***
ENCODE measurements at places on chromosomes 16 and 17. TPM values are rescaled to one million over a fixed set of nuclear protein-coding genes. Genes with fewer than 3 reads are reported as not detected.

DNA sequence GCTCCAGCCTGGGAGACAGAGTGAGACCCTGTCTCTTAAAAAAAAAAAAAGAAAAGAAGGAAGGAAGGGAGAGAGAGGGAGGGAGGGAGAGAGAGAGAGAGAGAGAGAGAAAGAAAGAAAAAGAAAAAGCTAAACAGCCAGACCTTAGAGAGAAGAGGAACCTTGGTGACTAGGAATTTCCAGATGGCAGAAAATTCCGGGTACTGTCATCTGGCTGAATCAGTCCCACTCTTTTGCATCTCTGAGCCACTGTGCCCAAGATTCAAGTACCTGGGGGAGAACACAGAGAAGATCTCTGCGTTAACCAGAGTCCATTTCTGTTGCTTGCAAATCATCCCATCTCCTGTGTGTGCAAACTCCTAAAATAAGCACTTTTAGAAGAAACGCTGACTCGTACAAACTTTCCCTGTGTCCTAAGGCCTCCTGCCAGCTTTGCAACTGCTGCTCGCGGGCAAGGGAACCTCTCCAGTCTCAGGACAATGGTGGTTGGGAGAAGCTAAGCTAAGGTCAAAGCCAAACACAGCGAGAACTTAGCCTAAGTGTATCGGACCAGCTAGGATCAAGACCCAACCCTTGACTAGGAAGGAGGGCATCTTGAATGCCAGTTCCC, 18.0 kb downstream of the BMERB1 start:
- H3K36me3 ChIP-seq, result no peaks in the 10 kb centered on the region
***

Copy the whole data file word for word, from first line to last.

ENCODE measurements at places on chromosomes 16 and 17. TPM values are rescaled to one million over a fixed set of nuclear protein-coding genes. Genes with fewer than 3 reads are reported as not detected.

DNA sequence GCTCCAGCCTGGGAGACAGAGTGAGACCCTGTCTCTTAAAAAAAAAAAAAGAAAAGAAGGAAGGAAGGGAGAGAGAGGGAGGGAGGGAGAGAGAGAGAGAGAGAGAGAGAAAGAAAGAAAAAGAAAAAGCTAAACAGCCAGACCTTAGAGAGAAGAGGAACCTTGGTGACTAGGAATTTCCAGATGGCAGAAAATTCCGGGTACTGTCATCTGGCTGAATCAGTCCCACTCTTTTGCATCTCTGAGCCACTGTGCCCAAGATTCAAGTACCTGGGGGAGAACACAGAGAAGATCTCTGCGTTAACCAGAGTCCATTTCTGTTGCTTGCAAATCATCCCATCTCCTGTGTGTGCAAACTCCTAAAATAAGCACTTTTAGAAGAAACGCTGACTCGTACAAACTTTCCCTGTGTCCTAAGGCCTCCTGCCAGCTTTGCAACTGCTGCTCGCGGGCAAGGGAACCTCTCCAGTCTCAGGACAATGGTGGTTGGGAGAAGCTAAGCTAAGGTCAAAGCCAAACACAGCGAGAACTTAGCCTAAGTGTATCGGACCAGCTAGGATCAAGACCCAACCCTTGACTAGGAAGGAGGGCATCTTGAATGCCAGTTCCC, 18.0 kb downstream of the BMERB1 start:
- H3K36me3 ChIP-seq, result no peaks in the 10 kb centered on the region